Gear Spotlight: Why Gravity Cast Kettlebells Are Better
Gear Spotlight: Why Gravity Cast Kettlebells Are Better
All kettlebells are not created equal.
It seems silly, right? A kettlebell is a ball of weight with a handle attached. It should be simple. But the best products come from repetitive testing and obsessive attention to detail. That’s exactly how TRX developed our Gravity Cast Kettlebells. That’s why we’re confident they’re the best kettlebells you can find.
What does “gravity cast” mean?
There are a lot of terms that can be attached to a product to make it sound more desirable. Organic! Fair trade! Artisanal! Handmade! With many of those terms, there’s a vague idea about what it means, but that idea becomes cloudy when you try to explain it.
Not so with “gravity cast.” Gravity casting is actually one of the oldest methods for fabricating metals and metal alloys.
In metal work, common manufacturing techniques include gravity casting, pressure casting, and forging. When you think of metal workers hammering at hot irons, you’re thinking of forging. Casting, in either of its forms, relies on a mold to create an object. Hot metal goes into the mold. After the metal has cooled and solidified, the mold is opened, and the object comes out. One advantage to casting, as opposed to forging, is that you end up with a very smooth surface.
That brings us to the two types of casting.
In pressure casting, a metal alloy is injected into a mold under high pressure, and that pressure is maintained until the metal becomes solid. It’s actually a pretty quick process, which makes pressure casting popular in manufacturing. (Faster completion means more products and more money.)
In gravity casting, molten metal is poured from above into a mold to form an object—in this case, a TRX Kettlebell—so the object it formed under the force of gravity. Gravity casting is a slower process than pressure casting; there’s less turbulence in the process and less air trapped in the casting. That makes for a stronger product in the long run.
Quality and Precision
TRX prefers gravity casting because quality and precision matter.
Ever grab your standard-weight dumbbell at the gym, only to say, “This doesn’t feel right.” Maybe you use 20s, but the weight you’re holding doesn’t feel like the 20-lb. weight you’re accustomed to throwing around. The reason is there’s a lot of opportunity for error in the manufacturing process. Gravity-casting, however, is more precise. Because TRX Gravity Cast Kettlebells are formed in the same mold, time after time, all of the kettlebells in a particular weight class are the same size and shape.
In other words, nothing about the TRX Kettlebell is accidental. Every detail is the result of careful decisions and a commitment to craftsmanship.
Functionally, what does that mean?
Maybe you don’t nerd out on metal fabrication. Maybe you’re more concerned with the practical question: How does a gravity cast kettlebell feel in my hands?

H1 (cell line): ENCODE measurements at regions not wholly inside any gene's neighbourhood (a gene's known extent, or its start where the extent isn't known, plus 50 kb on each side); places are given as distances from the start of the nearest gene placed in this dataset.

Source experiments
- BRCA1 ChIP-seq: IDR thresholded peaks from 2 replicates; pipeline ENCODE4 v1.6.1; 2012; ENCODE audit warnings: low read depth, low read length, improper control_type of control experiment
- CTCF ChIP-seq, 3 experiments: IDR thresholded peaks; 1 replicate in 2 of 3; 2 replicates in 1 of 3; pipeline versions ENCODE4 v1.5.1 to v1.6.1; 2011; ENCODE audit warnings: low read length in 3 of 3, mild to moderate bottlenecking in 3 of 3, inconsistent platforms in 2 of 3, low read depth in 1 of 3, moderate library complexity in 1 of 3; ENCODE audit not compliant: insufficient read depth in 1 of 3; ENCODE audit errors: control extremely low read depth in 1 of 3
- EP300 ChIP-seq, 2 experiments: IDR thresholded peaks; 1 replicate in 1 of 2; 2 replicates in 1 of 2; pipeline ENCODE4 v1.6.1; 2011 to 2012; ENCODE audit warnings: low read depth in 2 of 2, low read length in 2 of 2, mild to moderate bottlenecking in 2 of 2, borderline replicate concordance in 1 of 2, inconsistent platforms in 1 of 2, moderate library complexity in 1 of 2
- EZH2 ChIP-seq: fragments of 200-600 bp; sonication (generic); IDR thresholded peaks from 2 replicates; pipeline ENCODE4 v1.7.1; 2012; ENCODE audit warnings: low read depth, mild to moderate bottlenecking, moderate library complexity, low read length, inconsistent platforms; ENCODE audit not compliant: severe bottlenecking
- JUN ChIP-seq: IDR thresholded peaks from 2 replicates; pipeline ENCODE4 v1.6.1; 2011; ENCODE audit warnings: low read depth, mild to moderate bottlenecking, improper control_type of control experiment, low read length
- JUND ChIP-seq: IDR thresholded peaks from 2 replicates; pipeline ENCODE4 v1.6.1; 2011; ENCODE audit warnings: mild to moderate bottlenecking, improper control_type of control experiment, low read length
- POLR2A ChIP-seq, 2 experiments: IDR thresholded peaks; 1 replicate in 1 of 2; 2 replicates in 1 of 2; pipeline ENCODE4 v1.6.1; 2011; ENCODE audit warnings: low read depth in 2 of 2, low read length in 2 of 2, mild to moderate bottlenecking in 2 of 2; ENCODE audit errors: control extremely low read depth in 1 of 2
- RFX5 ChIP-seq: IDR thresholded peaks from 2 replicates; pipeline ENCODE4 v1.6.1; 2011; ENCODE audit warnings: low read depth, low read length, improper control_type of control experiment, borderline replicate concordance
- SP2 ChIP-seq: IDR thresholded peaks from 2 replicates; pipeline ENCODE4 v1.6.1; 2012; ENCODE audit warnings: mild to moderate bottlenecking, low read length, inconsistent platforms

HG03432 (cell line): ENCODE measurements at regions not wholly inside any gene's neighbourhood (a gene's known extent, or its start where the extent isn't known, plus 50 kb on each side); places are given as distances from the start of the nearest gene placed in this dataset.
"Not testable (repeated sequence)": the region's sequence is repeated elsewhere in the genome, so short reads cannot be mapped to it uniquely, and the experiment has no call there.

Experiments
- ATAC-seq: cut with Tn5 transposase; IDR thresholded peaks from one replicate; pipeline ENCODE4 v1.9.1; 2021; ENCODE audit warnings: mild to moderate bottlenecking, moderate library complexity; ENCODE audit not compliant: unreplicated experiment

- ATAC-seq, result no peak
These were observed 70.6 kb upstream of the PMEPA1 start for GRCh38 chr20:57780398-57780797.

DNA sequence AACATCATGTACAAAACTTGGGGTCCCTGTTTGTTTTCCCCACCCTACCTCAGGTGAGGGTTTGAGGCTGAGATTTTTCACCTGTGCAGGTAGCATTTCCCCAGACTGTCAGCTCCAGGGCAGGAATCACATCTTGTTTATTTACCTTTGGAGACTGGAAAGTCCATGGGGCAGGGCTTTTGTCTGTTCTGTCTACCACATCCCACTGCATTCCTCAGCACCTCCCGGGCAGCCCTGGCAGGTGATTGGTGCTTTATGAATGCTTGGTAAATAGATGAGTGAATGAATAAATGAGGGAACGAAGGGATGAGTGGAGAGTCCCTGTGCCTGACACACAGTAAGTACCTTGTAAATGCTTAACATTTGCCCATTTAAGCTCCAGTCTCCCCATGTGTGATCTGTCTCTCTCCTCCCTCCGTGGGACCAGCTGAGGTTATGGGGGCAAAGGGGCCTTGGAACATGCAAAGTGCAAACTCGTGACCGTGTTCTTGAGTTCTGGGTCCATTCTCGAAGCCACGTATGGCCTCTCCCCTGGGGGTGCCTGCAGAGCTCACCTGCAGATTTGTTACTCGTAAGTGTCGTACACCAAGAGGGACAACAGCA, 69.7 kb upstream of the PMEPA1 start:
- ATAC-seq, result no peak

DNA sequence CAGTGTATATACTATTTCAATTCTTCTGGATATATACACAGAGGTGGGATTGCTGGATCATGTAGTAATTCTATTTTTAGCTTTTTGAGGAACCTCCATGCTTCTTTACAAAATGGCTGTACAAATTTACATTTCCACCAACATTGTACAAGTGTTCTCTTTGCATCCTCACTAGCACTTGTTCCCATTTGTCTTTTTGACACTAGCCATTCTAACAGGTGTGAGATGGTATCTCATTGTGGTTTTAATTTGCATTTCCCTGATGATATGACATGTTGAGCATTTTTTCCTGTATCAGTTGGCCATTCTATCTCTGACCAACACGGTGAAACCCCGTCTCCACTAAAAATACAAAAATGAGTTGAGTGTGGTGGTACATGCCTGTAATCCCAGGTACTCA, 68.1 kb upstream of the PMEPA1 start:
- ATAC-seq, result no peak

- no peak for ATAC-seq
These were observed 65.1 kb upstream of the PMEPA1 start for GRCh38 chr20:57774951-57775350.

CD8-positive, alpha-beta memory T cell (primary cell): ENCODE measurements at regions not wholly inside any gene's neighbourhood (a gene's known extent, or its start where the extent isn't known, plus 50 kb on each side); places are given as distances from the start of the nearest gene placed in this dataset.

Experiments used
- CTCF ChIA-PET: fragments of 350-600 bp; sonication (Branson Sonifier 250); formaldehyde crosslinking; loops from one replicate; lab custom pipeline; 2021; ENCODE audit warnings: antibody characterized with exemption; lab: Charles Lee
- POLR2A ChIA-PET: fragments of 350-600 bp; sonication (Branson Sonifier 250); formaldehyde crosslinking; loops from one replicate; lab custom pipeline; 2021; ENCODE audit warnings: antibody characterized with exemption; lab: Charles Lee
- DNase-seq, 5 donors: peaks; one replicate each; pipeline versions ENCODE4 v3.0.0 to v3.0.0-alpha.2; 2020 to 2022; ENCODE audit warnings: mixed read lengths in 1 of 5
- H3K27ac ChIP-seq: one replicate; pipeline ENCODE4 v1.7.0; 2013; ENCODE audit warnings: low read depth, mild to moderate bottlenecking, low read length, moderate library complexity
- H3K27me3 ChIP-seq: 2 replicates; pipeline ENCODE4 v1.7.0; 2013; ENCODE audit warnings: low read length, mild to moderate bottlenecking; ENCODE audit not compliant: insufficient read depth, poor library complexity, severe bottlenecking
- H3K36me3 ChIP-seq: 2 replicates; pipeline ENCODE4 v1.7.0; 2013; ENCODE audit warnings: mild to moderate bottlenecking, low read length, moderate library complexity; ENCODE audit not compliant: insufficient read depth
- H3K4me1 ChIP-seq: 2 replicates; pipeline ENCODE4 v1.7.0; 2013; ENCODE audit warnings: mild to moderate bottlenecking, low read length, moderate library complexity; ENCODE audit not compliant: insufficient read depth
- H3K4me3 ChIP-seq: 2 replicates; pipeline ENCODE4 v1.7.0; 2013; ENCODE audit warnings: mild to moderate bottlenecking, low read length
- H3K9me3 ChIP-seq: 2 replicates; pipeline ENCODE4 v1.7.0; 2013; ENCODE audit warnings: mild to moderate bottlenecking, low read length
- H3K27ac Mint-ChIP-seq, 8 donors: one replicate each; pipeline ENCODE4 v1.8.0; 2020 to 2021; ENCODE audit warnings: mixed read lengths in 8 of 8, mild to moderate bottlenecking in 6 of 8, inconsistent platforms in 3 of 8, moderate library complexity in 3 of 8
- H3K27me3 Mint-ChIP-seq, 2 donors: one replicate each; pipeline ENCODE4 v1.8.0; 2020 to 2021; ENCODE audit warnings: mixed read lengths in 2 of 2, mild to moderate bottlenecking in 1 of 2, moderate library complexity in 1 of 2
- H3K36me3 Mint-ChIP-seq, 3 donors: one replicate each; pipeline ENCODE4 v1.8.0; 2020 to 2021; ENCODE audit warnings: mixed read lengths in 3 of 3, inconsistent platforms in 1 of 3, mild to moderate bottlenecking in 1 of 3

The answer? Pretty damn good.
Most kettlebell workouts include some kind of propulsion and weight shift, so the handle of the kettlebell will rotate inside your grip. Think about a kettlebell snatch or swing: The kettlebell moves as you move.
You may have seen kettlebells with a foam or rubber-coated handle; perhaps even a shiny finish. The problem with those options is the handle can pull or drag in your grip, slowing the kettlebell’s trajectory and leaving you with blisters. TRX Kettlebells, by contrast, have a powder-coated grip that glides without feeling slippery.
The gravity-casting process, combined with the powder-coated finish on TRX Kettlebells makes them incredibly smooth. And when you think about the ways that you exercise with a kettlebell, that smoothly-finished surface matters. The last thing you want is a rough edge or seam interfering with your workout.
(Fun fact: That perfectly-smooth finish is the characteristic that TRX customers most frequently rave about in our TRX Kettlebell reviews.
There aren’t a ton—pun intended—of options you can add to a kettlebell without interfering with its functionality, but our TRX Rubber Coated Kettlebells have all the features of our traditional gravity-cast kettlebells, plus a rubber-coated flat base. Rubber-coating on the base makes the kettlebell easier to handle in certain exercises, and easier to store.
Hold up. Aren’t you the people who make those strap-things? Where do kettlebells factor in?
Yes, the TRX Suspension Trainer™ was our first invention, and it’s the product that we’re best known for. And if you've owned or used a Suspension Trainer, you know that it’s a solid product. We make gear that’s intuitive, comfortable to use, and built to last. So if you like the Suspension Trainer, we think you’ll be equally impressed by the kettlebells we’ve designed.
Plus, we like to mix things up. Yes, you can get a full-body workout with a TRX Kettlebell. You can also get a full-body workout with the TRX Suspension Trainer™. And, if you can only choose one, well, it sounds like you’ve got a pretty intense pro/con list in your future. But we working kettlebells in a Suspension Training® workout, whether it’s super-setting two moves, like a TRX Squat with a kettlebell deadlift, or adding a kettlebell as weight to a traditional TRX exercise like the TRX Suspended Lunge.
That kettlebell sounds great, but I need coaching for a workout
You don’t have to go to the gym or hire a trainer to get a grip on kettlebells. TRX Training Club℠ has more than 30 on-demand kettlebell workouts waiting for you right now, and our trainers are adding more all the time.
Never tried TRX Training Club? First-timers get a free 7-day trial, including access to our live classes, and our full on-demand library.
Kettlebells are fun, and they produce maximum velocity movements more easily than dumbbells. If kettlebell training is on your bucket list, invest in the best: treat yourself to TRX GravityCast Kettlebells.